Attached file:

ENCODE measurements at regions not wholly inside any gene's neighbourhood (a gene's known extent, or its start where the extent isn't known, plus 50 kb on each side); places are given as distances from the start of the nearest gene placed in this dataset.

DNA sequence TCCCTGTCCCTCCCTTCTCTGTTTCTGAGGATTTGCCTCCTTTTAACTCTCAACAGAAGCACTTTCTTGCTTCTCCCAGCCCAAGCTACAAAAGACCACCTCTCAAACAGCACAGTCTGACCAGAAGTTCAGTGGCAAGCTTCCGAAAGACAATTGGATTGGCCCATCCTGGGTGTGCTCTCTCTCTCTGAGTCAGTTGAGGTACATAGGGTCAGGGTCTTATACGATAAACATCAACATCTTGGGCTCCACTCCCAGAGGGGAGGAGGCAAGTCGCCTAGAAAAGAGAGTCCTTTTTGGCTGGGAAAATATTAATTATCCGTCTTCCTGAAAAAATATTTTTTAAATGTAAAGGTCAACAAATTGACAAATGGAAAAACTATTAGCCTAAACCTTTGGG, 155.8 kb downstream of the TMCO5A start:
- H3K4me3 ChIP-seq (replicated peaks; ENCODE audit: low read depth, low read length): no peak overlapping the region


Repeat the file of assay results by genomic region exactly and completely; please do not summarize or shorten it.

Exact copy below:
ENCODE measurements at regions not wholly inside any gene's neighbourhood (a gene's known extent, or its start where the extent isn't known, plus 50 kb on each side); places are given as distances from the start of the nearest gene placed in this dataset.

DNA sequence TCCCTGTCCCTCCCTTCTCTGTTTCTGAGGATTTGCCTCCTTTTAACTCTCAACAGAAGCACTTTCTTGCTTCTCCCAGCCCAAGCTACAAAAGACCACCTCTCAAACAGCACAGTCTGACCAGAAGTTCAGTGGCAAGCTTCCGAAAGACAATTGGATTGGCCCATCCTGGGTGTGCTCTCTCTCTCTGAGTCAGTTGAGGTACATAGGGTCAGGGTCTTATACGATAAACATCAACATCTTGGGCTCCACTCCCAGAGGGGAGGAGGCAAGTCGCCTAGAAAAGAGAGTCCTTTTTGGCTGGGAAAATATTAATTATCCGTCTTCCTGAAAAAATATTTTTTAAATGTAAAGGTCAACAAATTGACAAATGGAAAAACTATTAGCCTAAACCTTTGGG, 155.8 kb downstream of the TMCO5A start:
- H3K4me3 ChIP-seq (replicated peaks; ENCODE audit: low read depth, low read length): no peak overlapping the region